Much of what I have stand for or defend, e.g. in my book ‘Missio Dei’, has increasingly been labeled “missional” over the past ten years or so in place of the older term “missionary.” That is not completely coincidental, since in the case of almost all advocates of the expression “missional church” the names Lesslie Newbigin and David Bosch are mentioned as the sources of inspiration and the representatives of the term’s use. Both individuals were closely allied with the term missio Dei. Stefan Schweyer traces the concept of missional back to the missio Dei concept.1

The oldest documented evidence of the term’s use has been dated to 1883 or perhaps 1814.2 However, the term has been used by an enormous spectrum of proponents. Additionally, there have been many in the past who did not conceive of the term missionary as referring to the organized activities of missionary societies and churches. Rather, they conceived of it in a more comprehensive manner, as the missionary nature of the church per se. This is the idea that the church completely engages with the society and transforms it, thus precisely reflecting that which the term missional is supposed to underscore.

It is naturally poor form to transport a differentiation between missionary and missional back a number of centuries to a time when the latter term was not even available, or to discredit every individual who still utilizes the former term. And in practice it was even often worse: As a rule, whoever spoke about a missionary church meant the nature of the church and not canvassing for a large organization.

Reggie McNeal, for instance, announced in his book Missional Renaissance that a new golden age has dawned with the emergence of the missional church, the largest setting out since the Reformation. He wrote,

“The rise of the missional church is the single biggest step development in Christianity since the Reformation.”3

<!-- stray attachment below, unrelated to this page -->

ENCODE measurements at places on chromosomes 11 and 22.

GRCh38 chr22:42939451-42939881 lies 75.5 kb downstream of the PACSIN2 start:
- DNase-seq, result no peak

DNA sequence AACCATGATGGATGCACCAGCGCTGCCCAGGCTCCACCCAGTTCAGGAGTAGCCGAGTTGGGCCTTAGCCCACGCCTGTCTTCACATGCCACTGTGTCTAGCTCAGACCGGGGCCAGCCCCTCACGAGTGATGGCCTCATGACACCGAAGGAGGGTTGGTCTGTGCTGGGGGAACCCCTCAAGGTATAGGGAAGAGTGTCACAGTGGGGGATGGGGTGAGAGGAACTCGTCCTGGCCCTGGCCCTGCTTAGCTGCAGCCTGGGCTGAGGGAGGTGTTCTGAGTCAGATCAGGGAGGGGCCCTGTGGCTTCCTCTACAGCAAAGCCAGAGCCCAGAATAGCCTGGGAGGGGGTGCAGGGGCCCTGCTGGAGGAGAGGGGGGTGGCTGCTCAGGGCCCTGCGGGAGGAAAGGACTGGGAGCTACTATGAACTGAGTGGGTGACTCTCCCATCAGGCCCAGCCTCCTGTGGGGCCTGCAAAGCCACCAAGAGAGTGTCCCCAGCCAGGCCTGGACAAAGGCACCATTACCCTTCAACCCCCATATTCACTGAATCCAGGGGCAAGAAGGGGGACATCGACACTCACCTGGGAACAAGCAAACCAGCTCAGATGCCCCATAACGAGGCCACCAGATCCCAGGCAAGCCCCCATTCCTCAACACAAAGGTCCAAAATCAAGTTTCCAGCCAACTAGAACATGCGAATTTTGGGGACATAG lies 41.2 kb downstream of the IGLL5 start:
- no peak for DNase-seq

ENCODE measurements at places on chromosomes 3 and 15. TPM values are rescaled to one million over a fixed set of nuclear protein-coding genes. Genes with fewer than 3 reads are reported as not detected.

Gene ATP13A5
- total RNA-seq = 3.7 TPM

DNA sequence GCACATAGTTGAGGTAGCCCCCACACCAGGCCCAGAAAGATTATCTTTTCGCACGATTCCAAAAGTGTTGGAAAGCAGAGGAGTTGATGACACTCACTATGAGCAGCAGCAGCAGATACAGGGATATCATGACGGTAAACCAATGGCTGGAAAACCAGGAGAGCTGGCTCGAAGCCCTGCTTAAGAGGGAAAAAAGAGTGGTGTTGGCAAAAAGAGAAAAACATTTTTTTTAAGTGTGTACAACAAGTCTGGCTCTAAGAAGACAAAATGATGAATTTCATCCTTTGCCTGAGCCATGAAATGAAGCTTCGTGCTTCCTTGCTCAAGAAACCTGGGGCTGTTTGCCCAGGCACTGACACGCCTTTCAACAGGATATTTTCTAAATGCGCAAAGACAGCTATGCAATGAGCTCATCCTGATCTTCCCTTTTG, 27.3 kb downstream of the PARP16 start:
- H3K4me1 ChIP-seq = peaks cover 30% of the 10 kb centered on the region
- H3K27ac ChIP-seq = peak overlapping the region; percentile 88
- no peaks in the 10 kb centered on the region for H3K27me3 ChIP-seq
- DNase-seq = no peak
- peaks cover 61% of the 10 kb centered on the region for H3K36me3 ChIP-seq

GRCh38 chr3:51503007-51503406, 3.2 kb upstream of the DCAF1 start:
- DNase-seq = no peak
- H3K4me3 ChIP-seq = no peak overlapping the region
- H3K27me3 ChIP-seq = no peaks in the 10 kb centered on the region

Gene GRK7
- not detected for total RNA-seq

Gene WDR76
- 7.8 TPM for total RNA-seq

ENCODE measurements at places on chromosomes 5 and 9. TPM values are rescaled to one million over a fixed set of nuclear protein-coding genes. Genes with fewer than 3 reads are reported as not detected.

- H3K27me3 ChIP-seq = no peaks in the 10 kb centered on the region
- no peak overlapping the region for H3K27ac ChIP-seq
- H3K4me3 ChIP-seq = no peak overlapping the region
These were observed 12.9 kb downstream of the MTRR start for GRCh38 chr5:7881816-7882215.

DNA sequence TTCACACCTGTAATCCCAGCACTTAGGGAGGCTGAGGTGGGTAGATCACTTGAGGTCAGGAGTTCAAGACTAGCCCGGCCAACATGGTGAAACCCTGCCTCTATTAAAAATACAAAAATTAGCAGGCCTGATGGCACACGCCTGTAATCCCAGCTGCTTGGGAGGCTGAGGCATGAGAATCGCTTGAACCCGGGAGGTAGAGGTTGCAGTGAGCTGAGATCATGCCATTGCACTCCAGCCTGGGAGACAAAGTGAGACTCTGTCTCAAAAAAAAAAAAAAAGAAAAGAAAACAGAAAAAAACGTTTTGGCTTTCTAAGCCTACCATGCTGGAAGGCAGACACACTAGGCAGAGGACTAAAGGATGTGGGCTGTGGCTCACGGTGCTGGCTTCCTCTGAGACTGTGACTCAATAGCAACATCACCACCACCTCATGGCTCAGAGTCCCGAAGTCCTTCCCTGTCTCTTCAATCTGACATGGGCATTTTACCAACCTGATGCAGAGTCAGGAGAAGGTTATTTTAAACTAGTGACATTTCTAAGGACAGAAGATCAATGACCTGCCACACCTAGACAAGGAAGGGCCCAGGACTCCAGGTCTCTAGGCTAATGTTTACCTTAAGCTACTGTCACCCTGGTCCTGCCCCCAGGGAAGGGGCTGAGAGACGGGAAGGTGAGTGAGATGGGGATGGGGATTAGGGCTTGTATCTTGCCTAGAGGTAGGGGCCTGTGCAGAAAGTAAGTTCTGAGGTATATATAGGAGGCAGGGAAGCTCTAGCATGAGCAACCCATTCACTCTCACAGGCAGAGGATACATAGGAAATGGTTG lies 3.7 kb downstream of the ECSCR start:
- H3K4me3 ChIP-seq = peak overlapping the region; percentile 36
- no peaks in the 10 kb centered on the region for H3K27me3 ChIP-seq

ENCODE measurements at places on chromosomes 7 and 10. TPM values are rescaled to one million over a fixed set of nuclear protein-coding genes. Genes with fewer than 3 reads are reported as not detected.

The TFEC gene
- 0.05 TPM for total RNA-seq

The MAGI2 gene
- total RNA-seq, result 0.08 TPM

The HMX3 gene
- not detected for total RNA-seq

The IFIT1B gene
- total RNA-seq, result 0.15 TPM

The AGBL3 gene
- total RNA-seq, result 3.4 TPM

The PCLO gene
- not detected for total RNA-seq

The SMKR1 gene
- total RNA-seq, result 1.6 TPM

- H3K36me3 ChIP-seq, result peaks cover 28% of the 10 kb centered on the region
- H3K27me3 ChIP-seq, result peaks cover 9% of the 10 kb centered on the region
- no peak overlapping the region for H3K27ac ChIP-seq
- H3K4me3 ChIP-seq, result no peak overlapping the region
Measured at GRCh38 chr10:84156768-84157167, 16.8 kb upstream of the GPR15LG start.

In typically American fashion, this is expressed in superlatives (“The shifts are tectonic.”4). I would, however, recommend awaiting the judgment of the next generation, when it can be seen whether something foundational has changed or if it is just a matter of a name change. One might enter this book into the records as typical American puffery: That which is decisive has now been discovered; everything up to now was only preliminary. That, however, changes nothing about the pretension it discloses.

But the check is still uncashed, so to speak. Typical evidence comes from McNeal’s conclusion,5 in which a group is mentioned as a prominent example of missional activity. It collected $10 million for the hungry and motivated 250,000 young people to enter into voluntary involvement. There is not a word about the hungry, not a word about which sustainable changes were brought about, and not a word about sinful structures that affect hunger. It was simply a program that boasts about money and numbers and conveys the sense that up to now, no one has been as good as we are. And that is supposed to be something unprecedented?

The central task, in the end, is described as asking who is the church instead of what is the church,6 a typical Western, indeed English word play that cannot be biblically justified and does not correspond to the reality of how churches are growing in the global South, often in the face of bitter persecution. At this point, mission truly becomes identical with life. The statement is likewise nonsense historically, considering that, for instance, Calvin defined the church as the community of believers, thus describing it as not a what in terms of structures but a who in terms of people. In addition, the statement that “the missional understanding of Christianity is undoing Christianity as religion”7 naturally sounds massive and perhaps could have its virtues if McNeal were to explain what he means by religion (e.g., spiritless Christianity, nominal Christianity, Karl Barth’s Christianity brought about by people). However, as it stands, the missional life benefit remains equal to nothing.

Although his book is lacking as far as exegetical and theological foundations are concerned, McNeal does not want to see the dissolution of classical Christian theology:

“The church has the apostolic function of exercising doctrinal oversight.”8

However, churches and their workers are no longer perceived as the community of Christ in their essence but, rather, are sought only for their utility in a new program.9 In any case, McNeal incorrectly invokes David Bosch, Lesslie Newbigin, and the concept of missio Dei.10

Even if nowadays the “emerging church” movement uses the term ‘missional’ as a trademark and emphasizes the incarnational character of all mission and community, it should be noted that perhaps the earliest exponent of the term was Tim Keller,11 a Reformed pastor of an innovative church in New York, Redeemer Presbyterian Church. The church is theologically very close to the approach recommended in this book.12 The Lutheran World Federation likewise used the term “missional” in its 2004 declaration on mission13 and declared: